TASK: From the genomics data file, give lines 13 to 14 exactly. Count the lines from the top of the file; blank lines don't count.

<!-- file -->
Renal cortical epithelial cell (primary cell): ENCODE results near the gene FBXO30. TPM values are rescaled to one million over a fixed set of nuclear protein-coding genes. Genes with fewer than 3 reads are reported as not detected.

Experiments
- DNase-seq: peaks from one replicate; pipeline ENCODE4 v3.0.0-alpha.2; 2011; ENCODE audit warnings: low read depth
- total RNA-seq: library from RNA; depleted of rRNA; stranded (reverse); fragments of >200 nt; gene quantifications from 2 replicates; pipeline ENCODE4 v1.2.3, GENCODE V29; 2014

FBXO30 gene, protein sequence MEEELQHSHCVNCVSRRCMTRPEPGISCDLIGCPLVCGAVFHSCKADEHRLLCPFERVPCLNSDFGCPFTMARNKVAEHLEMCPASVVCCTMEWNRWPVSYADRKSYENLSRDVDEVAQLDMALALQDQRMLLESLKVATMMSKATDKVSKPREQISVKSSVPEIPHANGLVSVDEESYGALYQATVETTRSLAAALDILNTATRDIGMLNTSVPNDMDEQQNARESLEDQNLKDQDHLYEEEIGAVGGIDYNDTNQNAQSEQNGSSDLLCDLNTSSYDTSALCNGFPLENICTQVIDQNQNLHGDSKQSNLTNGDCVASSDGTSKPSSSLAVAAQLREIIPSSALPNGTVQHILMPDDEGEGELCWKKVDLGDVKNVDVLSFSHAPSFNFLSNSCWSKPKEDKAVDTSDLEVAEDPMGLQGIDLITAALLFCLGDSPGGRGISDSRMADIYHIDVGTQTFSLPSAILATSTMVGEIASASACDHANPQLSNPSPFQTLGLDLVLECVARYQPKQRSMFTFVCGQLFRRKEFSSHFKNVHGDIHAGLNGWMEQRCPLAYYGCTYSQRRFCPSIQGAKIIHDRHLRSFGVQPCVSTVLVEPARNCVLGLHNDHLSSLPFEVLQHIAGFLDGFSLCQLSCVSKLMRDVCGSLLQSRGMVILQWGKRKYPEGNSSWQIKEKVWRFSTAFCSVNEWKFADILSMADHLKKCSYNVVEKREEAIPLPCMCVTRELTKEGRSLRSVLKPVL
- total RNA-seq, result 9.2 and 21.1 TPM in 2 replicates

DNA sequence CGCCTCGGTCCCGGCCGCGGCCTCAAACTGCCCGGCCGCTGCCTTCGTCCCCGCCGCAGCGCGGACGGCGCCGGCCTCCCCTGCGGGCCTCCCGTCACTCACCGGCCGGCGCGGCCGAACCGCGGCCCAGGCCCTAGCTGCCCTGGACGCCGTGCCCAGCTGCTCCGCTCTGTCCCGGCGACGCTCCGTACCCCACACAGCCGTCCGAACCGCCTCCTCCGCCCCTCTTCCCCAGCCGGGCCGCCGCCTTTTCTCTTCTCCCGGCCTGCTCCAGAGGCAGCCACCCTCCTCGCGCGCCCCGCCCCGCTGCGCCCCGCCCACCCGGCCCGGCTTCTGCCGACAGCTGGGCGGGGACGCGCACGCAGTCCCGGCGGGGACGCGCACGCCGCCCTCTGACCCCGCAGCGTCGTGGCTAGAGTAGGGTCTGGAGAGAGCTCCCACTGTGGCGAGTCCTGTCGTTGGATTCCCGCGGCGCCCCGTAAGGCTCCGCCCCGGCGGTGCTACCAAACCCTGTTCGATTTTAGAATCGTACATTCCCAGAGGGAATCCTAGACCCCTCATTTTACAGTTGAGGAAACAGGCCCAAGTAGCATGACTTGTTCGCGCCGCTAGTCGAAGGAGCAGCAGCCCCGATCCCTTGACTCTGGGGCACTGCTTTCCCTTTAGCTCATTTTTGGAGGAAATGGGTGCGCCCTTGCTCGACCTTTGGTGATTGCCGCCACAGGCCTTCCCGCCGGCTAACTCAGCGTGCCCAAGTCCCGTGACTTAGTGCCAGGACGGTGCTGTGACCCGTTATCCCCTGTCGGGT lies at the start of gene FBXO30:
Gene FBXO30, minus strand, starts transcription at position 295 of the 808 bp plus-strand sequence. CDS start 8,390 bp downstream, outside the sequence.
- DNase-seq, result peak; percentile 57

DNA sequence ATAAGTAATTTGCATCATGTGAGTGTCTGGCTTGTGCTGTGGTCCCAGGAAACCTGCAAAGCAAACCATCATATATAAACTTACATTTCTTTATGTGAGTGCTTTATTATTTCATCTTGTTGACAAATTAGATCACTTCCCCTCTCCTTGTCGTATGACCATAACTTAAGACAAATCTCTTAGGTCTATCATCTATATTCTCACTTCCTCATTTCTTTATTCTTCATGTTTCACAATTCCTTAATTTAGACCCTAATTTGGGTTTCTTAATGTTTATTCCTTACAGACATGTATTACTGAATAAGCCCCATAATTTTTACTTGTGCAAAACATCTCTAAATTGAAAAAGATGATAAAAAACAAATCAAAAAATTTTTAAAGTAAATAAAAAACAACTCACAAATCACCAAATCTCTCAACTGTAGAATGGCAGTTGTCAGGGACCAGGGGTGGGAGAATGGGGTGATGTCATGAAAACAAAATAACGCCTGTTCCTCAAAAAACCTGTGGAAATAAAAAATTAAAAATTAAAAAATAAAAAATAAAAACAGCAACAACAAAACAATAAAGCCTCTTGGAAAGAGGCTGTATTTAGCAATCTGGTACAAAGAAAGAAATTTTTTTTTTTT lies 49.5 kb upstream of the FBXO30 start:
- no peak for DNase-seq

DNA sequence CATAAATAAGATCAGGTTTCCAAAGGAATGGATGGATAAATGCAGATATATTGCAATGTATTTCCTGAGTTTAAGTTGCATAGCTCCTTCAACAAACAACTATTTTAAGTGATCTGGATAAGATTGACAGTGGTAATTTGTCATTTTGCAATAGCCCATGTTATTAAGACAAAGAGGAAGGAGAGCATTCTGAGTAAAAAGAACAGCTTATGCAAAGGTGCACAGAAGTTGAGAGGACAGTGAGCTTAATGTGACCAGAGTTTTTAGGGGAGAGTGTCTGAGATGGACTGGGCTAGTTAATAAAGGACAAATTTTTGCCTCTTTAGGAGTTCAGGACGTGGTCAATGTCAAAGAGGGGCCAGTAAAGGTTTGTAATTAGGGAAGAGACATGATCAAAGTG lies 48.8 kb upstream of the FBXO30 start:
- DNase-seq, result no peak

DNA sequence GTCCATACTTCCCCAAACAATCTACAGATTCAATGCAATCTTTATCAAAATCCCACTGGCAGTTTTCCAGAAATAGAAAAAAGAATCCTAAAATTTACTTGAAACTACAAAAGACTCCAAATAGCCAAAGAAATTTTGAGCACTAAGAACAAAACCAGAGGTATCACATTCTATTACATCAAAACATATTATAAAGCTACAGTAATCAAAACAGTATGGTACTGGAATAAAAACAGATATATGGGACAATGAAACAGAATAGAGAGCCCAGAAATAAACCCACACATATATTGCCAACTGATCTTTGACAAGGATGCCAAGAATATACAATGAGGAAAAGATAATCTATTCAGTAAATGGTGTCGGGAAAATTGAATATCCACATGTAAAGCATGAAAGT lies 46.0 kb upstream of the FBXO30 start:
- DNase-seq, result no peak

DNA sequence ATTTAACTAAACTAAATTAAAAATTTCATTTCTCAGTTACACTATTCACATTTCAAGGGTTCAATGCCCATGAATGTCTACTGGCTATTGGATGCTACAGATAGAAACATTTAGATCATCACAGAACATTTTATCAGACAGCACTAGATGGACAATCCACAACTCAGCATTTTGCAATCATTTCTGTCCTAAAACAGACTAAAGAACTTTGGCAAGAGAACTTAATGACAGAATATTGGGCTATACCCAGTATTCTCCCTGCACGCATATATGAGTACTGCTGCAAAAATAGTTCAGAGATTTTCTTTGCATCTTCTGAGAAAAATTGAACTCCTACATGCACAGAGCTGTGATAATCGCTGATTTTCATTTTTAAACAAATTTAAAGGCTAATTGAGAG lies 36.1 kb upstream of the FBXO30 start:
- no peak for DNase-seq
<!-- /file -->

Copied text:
- DNase-seq, result no peak

DNA sequence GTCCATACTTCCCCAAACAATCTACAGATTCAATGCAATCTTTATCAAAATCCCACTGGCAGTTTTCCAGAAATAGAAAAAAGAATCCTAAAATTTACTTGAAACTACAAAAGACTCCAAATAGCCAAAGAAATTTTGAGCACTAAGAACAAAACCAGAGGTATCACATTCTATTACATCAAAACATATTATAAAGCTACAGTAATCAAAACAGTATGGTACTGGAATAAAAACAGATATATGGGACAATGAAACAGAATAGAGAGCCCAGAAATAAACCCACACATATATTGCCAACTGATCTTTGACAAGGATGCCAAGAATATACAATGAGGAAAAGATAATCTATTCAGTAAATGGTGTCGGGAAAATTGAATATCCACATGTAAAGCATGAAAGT lies 46.0 kb upstream of the FBXO30 start: